Plot summary (with spoilers): Marty Nickerson is a prosecutor in the District Attorney’s office in Chatham on Cape Cod, MA. As the novel opens, she’s in the process of putting Manuel Rodriguez away for the brutal murder of 20-year-old Michael Scott. Scott had his skull bashed in, his throat slashed from ear to ear, and had a Roman numeral “I” carved into his chest. The motive was ostensibly robbery, as Rodriguez was picked up with Scott’s cash and possessions. Of course, Rodriguez proclaims innocence, but because of his long rap sheet and the evidence against him, the jury doesn’t buy it. They vote to convict after a long deliberation.
Nickerson feels good about her victory until another body is found. This one turns up on Memorial Day exactly one year after Michael Scott’s body was found. The damage is much the same, and this time there’s a Roman numeral “II” carved into the chest. Nickerson thinks Chatham might have a serial killer on its hands despite the fact that a drifter named Eddie was picked up for this latest crime. She confides this to defense attorney Harry Madigan, who reviews the autopsy photographs and agrees with her. Harry then submits a motion to absolve Rodriguez from the first killing, but the judge rules against him.
From there Harry and Nickerson work together to try to figure out what’s going on. They’re convinced that someone on the inside is manufacturing and planting evidence against the accused, so they set up a surveillance system to help them catch the doer. After a third victim is taken, the cameras do indeed show the killer at work. Nickerson is able to track him down just before he takes victim number 4 — her son Luke.
- This was a quick and easy read that didn’t take a lot of brainpower or concentration to get through. As you can probably tell from the rest of my reviews, these are the sorts of books I favor .
- There were some interesting passages on the workings of the legal system. For instance, I didn’t know that cops can search your car without a warrant if it’s been impounded, and I didn’t know about the “dynamite charge“/absolute certainty speech that some judges give to juries.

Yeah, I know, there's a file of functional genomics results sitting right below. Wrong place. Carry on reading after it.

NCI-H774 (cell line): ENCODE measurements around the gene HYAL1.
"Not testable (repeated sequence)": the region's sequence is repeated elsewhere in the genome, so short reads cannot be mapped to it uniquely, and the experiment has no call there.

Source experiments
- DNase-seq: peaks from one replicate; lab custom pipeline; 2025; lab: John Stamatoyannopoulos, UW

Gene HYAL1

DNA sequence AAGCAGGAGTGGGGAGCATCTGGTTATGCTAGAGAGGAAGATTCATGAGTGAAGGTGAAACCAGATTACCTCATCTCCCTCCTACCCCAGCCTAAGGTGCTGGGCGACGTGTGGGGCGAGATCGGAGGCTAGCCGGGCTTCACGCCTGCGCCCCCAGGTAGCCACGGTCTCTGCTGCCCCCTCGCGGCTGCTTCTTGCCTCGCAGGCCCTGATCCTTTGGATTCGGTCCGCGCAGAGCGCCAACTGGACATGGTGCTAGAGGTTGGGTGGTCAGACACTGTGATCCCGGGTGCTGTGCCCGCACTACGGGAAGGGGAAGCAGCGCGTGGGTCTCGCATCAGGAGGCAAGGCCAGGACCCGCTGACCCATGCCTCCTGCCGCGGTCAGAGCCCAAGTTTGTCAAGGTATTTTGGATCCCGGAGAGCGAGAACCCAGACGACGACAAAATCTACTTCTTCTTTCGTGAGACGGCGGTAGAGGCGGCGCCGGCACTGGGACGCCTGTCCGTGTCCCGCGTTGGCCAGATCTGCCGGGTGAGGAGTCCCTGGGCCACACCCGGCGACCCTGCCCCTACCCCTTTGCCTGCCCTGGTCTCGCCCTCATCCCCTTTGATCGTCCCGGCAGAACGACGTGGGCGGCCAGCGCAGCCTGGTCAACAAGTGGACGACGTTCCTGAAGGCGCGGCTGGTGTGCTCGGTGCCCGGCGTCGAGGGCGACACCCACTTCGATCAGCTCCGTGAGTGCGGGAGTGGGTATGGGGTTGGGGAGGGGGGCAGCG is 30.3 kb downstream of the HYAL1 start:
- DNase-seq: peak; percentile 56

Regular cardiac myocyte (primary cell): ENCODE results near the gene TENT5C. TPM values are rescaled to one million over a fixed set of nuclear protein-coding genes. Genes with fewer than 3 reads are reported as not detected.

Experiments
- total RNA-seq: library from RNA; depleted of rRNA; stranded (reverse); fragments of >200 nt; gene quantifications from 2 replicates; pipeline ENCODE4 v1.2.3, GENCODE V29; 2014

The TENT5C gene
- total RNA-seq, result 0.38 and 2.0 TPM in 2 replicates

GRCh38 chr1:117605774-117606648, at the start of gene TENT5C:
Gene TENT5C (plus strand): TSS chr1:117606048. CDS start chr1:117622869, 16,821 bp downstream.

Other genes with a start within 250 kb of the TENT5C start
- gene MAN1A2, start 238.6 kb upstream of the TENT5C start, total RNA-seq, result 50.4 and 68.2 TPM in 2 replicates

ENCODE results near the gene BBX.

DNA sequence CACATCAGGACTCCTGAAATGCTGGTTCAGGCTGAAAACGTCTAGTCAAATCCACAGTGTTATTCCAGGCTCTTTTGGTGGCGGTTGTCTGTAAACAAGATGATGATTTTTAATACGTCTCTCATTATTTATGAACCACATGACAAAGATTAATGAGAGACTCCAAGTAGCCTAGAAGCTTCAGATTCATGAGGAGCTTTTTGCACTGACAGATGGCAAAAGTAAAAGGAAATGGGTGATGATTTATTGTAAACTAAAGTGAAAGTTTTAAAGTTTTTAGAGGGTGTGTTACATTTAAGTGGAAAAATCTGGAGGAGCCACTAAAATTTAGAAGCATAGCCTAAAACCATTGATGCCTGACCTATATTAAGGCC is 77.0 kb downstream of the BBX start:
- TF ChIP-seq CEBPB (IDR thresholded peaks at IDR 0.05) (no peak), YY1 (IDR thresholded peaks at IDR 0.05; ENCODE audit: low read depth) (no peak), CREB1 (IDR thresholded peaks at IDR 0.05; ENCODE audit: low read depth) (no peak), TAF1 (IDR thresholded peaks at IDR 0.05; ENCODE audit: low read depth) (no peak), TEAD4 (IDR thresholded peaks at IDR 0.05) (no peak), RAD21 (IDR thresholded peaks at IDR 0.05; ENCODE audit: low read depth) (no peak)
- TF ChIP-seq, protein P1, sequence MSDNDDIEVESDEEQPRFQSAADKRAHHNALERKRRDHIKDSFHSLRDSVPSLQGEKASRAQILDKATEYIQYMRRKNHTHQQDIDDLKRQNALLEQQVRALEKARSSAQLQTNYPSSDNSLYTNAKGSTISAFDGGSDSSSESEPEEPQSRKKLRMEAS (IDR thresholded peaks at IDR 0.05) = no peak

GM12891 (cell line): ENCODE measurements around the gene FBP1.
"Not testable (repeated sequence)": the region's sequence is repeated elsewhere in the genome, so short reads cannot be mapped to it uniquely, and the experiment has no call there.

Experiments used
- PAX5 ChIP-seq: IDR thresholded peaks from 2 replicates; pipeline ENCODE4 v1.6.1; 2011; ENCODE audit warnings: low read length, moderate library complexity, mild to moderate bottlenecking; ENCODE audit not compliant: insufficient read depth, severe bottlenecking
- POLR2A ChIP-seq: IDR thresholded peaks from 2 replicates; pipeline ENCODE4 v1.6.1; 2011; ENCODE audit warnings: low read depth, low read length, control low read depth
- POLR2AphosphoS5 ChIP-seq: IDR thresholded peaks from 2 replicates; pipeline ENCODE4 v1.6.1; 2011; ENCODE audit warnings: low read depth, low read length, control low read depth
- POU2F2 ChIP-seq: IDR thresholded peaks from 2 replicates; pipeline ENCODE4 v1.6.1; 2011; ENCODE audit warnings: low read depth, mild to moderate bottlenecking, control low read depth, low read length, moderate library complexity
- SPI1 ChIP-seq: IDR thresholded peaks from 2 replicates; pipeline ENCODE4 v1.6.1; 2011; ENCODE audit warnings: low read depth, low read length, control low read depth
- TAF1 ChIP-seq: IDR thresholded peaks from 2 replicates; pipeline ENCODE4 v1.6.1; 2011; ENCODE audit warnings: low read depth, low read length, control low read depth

- The author included a lot of information that wasn’t necessary for the advancement of the plot and that didn’t give background information about either of the lead characters. For instance, Connors told us in great detail about the case that Marty’s ex-husband was testifying in in Seattle, but that had absolutely zero bearing on Marty’s cases. Similarly, we get a lot of backstory about Geraldine, but nothing about Harry. Hey, why not tell us about that Phoenix Job Search that didn’t pan out or that awful date from two years ago. Those types of things would have been just as relevant!
- Marty Nickerson was forever blushing and flushing whenever Harry was around. Give me a break. She was a full-grown woman, not a schoolgirl with a crush. That description of her feeling her face turn bright red got very old after the fifth instance.
- This was a book where the protagonist wasn’t very proactive at all. There was no real investigation into the killings or anything; Marty simply reacted to other events and people. This made the story kind of boring for me.
- I didn’t think Connors played fair by having the M.E. be the killer. How were readers supposed to figure that out? He flits in and out of a couple of scenes prior to the end, and there just weren’t enough clues to point to him. As a result, making him the killer seemed unfair in a way. And to make the motive be PTSD? Another eye-roll moment for me.
Overall, I thought Absolute Certainty by Rose Connors was an unoriginal entry into the already overflowing crime/thriller genre. There was nothing special about the writing, the plot, or the characters here. If you’ve read a few books in this genre before, then you won’t be wowed by this one. I give it 2 stars out of 5.